Turmeric, jeera prices hit lower circuit on panic selling

Last Updated: Sat, Jul 28, 2012 18:41 hrs

Fear of possible action against the price rise for agricultural commodities pulled jeera and turmeric down to the lower circuit on the National Commodity & Derivatives Exchange (NCDEX) today.

While turmeric contracts due for expiry in the near month plunged to Rs 5,766 a quintal, jeera fell to close at Rs 15,620 a quintal. The two sensitive commodities in the spices complex came under the government's scanner due to exorbitant price rises in the last month. Data compiled by NCDEX showed turmeric prices surged 37 per cent in the last month, while jeera prices rose nine per cent, with intermittent price volatility.

The Ministry of Consumer Affairs has convened a meeting on Tuesday to take stock of the situation. Consumer Affairs Minister K V Thomas had earlier indicated the ministry had guided the Forward Markets Commission (FMC) to take suitable action to curb the price rise for these two sensitive commodities.

The deficient monsoon is also contributing to the rise in prices. The India Meteorol-ogical Department has estimated India would miss the rainfall target for July, a crucial month for turmeric sowing, as the commodity requires intermittent rainfall for plant germination.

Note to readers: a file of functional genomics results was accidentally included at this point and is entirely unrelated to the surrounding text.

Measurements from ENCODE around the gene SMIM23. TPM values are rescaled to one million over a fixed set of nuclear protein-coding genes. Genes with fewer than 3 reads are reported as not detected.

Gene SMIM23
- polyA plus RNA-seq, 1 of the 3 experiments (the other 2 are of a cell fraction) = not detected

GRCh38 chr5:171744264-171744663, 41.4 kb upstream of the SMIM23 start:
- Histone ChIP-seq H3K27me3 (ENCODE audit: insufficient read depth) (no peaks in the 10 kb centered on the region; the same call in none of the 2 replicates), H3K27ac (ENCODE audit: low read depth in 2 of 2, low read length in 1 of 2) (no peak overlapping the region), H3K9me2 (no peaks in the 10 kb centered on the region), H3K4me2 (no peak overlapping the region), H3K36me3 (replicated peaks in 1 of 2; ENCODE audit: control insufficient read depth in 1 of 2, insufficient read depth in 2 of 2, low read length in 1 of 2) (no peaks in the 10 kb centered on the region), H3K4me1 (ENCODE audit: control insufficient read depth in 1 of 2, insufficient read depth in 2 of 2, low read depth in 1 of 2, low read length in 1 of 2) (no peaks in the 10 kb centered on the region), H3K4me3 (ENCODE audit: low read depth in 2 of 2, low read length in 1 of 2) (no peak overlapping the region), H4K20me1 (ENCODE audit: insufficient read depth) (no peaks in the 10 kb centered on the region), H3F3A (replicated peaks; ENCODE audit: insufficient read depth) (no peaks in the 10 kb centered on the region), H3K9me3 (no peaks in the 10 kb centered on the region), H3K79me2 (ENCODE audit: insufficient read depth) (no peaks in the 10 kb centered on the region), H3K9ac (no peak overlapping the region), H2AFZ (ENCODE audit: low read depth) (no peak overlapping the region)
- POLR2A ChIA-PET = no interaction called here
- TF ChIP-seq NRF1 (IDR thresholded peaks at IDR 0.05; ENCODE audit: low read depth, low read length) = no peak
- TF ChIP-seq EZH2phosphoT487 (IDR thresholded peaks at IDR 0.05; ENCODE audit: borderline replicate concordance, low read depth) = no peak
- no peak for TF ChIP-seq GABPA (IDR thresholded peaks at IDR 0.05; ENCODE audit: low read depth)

“The acreage under turmeric is likely to fall 30 per cent this season, apparently due to farmers’ disinterest in planting this commodity. Last year, a bumper output helped reduce prices in the spot market to below-production costs. Farmers, therefore, switched to other remunerative crops,” said Ajay Kedia, managing director of Kedia Commodities, a city-based research firm. Broadly, the overall sentiment for agricultural commodities is negative, owing to rainfall this season being about 22 per cent below normal.

The jeera market is seeing panic-selling, owing to fear of possible action by FMC to curb prices. Stockists are now considering exiting the market on news the government was closely tracking the movement of agricultural commodities. The FMC, meanwhile, is playing margin games to control prices. The special margin on turmeric has been increased from 20 per cent (in cash) to 40 per cent on the long side on all running, as well as yet-to-be-launched contracts.

“Jeera has also seen heavy profit booking due to the market's concern on the meeting to be held on Tuesday. Another reason for jeera hitting the lower circuit is demand not pouring in at higher levels,” said Fiyaz Hudani, research analyst with Kotak Commodity Services. “Fundaments are supportive to a spurt in prices. Therefore, the price of the commodity should rise. But owing to the scheduled meeting on Tuesday, traders are booking profits,” he added.

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